The logic AND and OR gates of digital electronics can be regarded as the tangible pioneers of Boolean algebra. After all, hardware programming on printed circuit boards with connections forms the basis of what can nowadays increasingly be solved in software.

I took a step back and played around with the logic functions of these gates using my favorite construction material. And it also turns out that mechanical equivalents of these gates can be used to demonstrate that the functionality of the AND and OR function is mathematically interchangeable.

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Logic gates are the foundation of digital electronics. They have one or more inputs and an output whose logic signal level is determined by the function of the gate. The logic functions 'AND', 'OR' and the negation or 'NOT' function (the logical opposite of the input signal) form the basic functions of the so-called Boolean algebra. Because every conceivable more complex logic function can be realized first mechanically, later electro-mechanically and finally electronically (and perhaps in the near future even faster, namely in an optical way) from a combination of several of these three basic functions, relays and later vacuum tubes were developed. used to realize these basic logic functions with electronics.

The schematically shown OR gate on the right has two outputs: the normal **OR** and the inverted **OR**, which carries exactly the opposite signal at all times.

A practical example of an OR function, also called the *logical disjunction*, could be:

A = I have a bicycle

B = I have a car

**OR** = I can drive to work

B = I have a car

The OR function in this case describes "I can drive to work if I have a car or a bicycle". In the table on the right, all possibilities and outcomes are put in a so-called truth table. The opposite output of the input signals A and B and output OR are also included. The dash above indicates that the signal is complementary, or inverted. The table with the input and output possibilities is shown in the so-called 'truth table'.

A | B | A | B | OR | OR |
---|---|---|---|---|---|

0 | 0 | 1 | 1 | 0 | 1 |

0 | 1 | 1 | 0 | 1 | 0 |

1 | 0 | 0 | 1 | 1 | 0 |

1 | 1 | 0 | 0 | 1 | 0 |

Long before this became electronically possible, mechanical constructions were already made to perform certain logical functions. As with all logic functions, the way in which we technically realize the relationship between the inputs and outputs is, in principle, independent of the ultimately realized logic function. The inner workings are trivial, as long as all possible combinations of the input signals produce an unambiguous output signal according to the 'programmed' logic function.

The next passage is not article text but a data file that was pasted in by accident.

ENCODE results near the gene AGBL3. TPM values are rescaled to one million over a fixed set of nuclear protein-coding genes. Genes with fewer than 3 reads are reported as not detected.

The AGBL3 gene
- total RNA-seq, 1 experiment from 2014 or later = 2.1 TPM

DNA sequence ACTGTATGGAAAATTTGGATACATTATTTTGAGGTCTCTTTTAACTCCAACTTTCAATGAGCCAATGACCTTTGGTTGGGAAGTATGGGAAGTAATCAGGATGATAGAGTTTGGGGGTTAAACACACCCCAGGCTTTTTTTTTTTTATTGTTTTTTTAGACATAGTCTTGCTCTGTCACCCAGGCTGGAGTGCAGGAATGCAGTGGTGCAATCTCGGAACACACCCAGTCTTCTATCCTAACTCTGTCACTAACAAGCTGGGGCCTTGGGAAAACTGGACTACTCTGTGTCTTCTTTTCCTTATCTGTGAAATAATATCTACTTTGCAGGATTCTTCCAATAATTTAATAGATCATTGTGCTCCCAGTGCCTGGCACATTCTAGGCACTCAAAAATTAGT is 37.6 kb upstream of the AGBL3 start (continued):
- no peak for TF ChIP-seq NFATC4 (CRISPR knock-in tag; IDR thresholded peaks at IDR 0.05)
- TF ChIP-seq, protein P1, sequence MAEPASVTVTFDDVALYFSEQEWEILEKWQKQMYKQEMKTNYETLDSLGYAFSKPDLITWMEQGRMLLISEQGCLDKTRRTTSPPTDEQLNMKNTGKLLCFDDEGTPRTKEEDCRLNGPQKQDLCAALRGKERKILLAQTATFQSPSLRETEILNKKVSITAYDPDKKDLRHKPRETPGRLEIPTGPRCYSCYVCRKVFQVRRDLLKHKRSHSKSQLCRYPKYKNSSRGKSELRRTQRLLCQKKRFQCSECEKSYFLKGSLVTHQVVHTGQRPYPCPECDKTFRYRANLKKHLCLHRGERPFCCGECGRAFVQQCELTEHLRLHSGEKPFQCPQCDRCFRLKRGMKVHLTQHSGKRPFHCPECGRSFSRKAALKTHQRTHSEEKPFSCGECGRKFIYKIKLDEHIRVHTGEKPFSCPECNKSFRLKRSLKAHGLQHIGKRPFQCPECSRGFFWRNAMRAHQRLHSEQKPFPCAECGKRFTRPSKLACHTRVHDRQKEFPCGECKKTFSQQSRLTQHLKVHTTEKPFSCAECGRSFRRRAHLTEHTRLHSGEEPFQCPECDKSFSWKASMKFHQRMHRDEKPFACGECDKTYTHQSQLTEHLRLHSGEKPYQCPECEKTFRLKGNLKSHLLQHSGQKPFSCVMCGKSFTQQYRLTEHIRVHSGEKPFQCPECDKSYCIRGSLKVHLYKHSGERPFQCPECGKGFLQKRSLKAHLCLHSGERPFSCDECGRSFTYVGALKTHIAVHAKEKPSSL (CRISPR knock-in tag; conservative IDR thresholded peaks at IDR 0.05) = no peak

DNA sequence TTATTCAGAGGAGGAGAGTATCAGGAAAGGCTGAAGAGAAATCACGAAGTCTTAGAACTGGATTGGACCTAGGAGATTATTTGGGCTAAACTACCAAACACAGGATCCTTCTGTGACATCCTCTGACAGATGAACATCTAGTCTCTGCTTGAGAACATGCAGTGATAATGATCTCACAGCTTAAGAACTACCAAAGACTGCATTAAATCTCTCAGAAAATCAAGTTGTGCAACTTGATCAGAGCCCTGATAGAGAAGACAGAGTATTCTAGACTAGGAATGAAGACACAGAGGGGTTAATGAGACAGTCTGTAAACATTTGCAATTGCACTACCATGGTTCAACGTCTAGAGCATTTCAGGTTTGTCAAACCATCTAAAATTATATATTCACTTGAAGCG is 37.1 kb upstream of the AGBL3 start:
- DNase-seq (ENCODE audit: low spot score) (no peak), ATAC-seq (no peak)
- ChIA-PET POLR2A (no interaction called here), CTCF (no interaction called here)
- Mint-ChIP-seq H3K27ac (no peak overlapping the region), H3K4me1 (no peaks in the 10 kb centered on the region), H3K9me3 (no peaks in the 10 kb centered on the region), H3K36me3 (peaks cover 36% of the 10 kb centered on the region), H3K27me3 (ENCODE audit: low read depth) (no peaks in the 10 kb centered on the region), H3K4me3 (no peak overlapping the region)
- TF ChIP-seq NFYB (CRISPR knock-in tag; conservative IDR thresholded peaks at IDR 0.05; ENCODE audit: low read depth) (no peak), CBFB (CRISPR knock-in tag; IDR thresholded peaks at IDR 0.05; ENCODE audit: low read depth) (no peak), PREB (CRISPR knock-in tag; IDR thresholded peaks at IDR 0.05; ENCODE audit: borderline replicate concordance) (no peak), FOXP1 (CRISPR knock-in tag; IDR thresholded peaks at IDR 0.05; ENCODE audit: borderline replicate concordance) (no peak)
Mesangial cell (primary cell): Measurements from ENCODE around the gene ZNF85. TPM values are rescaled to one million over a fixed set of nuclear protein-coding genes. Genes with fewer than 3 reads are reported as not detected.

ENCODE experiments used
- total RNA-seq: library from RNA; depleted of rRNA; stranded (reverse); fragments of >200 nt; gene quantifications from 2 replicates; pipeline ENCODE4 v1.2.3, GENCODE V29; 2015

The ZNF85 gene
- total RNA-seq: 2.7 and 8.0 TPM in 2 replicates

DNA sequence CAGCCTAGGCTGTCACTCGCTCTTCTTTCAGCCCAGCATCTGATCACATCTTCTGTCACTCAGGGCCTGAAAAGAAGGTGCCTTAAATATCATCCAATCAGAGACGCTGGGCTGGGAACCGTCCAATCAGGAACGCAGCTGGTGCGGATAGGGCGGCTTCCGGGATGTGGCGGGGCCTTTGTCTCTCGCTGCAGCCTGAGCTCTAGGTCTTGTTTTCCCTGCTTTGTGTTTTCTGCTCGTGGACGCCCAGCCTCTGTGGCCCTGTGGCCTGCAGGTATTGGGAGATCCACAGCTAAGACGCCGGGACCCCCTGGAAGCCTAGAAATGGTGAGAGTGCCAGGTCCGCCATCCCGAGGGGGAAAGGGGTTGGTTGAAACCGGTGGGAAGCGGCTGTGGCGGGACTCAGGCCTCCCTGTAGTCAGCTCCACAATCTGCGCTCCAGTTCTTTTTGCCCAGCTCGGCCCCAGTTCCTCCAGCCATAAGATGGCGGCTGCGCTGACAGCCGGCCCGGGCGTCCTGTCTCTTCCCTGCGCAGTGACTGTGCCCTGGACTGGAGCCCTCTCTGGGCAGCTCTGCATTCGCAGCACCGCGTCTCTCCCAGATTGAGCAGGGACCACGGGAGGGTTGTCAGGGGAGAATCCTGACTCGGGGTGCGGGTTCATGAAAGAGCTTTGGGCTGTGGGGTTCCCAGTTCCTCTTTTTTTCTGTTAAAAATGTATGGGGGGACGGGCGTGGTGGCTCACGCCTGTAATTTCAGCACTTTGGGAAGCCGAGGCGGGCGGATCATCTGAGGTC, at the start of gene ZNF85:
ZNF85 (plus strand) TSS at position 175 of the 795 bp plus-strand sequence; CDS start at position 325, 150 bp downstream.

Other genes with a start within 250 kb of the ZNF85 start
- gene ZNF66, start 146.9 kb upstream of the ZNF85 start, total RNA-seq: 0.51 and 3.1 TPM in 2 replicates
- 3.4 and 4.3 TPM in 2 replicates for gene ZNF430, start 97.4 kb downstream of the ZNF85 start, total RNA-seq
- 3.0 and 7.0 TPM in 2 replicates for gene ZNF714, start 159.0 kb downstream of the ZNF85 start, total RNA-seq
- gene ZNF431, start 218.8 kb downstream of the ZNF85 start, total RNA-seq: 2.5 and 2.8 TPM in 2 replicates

If you search online, you will soon find 3D-printed variants or constructions made of wood, Lego or Knex. However, a purely mechanical OR function gate can also be easily constructed with my favorite construction material, fischertechnik.

In the photo on the right a compact model OR gate built on a small building plate. With such a mechanical variant, of course, no electrical voltage levels are defined for the logic '1' and '0' values. The 'positions' of the sliders on the input side (left) determine the position of the pointer on the output side (right) of the mechanism. The operation may be difficult to fathom in a static photo, so watch the demonstration in the video.

To illustrate, I enlarged the model with the moving parts in gray for better visibility. The illustrations of the larger model on the build plate show that the output **OR** for input values '0' or '1' of the inputs (A and B) follows the truth table of the OR function very precisely.

Another basic function in Boolean algebra is the AND function. Formulas for digital electronics often use a (thick) dot for the AND function, but in formulas the sign is the symbol ∧. The function of this gate can be written as a formula: **AND** = A ∧ B

The schematically shown AND gate on the right has two outputs: the normal **AND** and the inverted **AND** which carries exactly the opposite signal at any time.

A practical example of an AND function, also called the *logical conjunction*, could be:

A = I have a bicycle

B = I have a car

**AND** = I can choose how I want to drive

B = I have a car

The AND function in this case describes "I can choose what to drive because I have a car and a bicycle". It is possible to put all possibilities and outcomes in yet another truth table. The **AND** column then reads 'can choose', and the opposite or complementary result 'no choice' is then found in the **AND** column. On the right is the truth table with the possibilities for the input and output signals.

A | B | A | B | AND | AND |
---|---|---|---|---|---|

0 | 0 | 1 | 1 | 0 | 1 |

0 | 1 | 1 | 0 | 0 | 1 |

1 | 0 | 0 | 1 | 0 | 1 |

1 | 1 | 0 | 0 | 1 | 0 |

The AND function is mechanically a bit trickier to make than the OR function. The slide at the output must internally 'eliminate' the movement of one activated input signal and only move when both slides at the input are moved to '1'. This is possible with a linear movement, as here, by making the input signals move a pivoting yoke. A consequence of this is that the movement of the output signal is smaller than the movement stroke of the individual input signals. The photos show a possible functional structure of a mechanical AND function. Those who look into the matter themselves will certainly come up with other solutions.

To demonstrate the AND function, see the model on the larger build plate. The movement of the pointer of the output signal is mechanically 'amplified' with a lever. In principle, this appears to be the mechanical variant of the underlying transistor amplification stage in the early "Diode-Transistor" logic built up with semiconductors. Often, even then, a second transistor stage was included to invert the output signal (back) so that the opposite result of the function is available at the output. We will see the mechanical variant of this later on. After all, a lever can also be used mechanically to invert a movement (signal).

The last basic logic function, is the simplest of the three, and has only one input and one output. The only function of this *negation*, or NOT function, is to invert the input signal. The output signal is the exact opposite of the input signal at all times. If there is a logic '0' at the input, the output shows a '1', and vice versa. The output signal is complementary to the input signal.